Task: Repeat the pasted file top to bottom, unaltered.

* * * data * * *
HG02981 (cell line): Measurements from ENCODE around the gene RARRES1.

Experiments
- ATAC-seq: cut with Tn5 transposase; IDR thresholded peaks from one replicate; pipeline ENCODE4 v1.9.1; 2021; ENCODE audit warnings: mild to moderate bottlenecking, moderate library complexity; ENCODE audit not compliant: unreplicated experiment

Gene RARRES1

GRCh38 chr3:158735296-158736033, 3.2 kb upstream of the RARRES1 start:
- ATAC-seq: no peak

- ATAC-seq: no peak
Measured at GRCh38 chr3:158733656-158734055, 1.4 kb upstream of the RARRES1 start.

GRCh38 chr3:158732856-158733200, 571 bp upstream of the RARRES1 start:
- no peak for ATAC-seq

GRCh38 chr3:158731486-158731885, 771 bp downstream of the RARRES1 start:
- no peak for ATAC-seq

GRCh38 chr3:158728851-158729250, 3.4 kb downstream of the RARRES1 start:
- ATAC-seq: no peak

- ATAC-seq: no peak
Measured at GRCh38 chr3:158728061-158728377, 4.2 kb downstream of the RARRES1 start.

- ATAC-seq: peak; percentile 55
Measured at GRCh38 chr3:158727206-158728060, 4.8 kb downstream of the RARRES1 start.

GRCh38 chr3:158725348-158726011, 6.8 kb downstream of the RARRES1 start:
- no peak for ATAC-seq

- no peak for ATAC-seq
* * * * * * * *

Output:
HG02981 (cell line): Measurements from ENCODE around the gene RARRES1.

Experiments
- ATAC-seq: cut with Tn5 transposase; IDR thresholded peaks from one replicate; pipeline ENCODE4 v1.9.1; 2021; ENCODE audit warnings: mild to moderate bottlenecking, moderate library complexity; ENCODE audit not compliant: unreplicated experiment

Gene RARRES1

GRCh38 chr3:158735296-158736033, 3.2 kb upstream of the RARRES1 start:
- ATAC-seq: no peak

- ATAC-seq: no peak
Measured at GRCh38 chr3:158733656-158734055, 1.4 kb upstream of the RARRES1 start.

GRCh38 chr3:158732856-158733200, 571 bp upstream of the RARRES1 start:
- no peak for ATAC-seq

GRCh38 chr3:158731486-158731885, 771 bp downstream of the RARRES1 start:
- no peak for ATAC-seq

GRCh38 chr3:158728851-158729250, 3.4 kb downstream of the RARRES1 start:
- ATAC-seq: no peak

- ATAC-seq: no peak
Measured at GRCh38 chr3:158728061-158728377, 4.2 kb downstream of the RARRES1 start.

- ATAC-seq: peak; percentile 55
Measured at GRCh38 chr3:158727206-158728060, 4.8 kb downstream of the RARRES1 start.

GRCh38 chr3:158725348-158726011, 6.8 kb downstream of the RARRES1 start:
- no peak for ATAC-seq

- no peak for ATAC-seq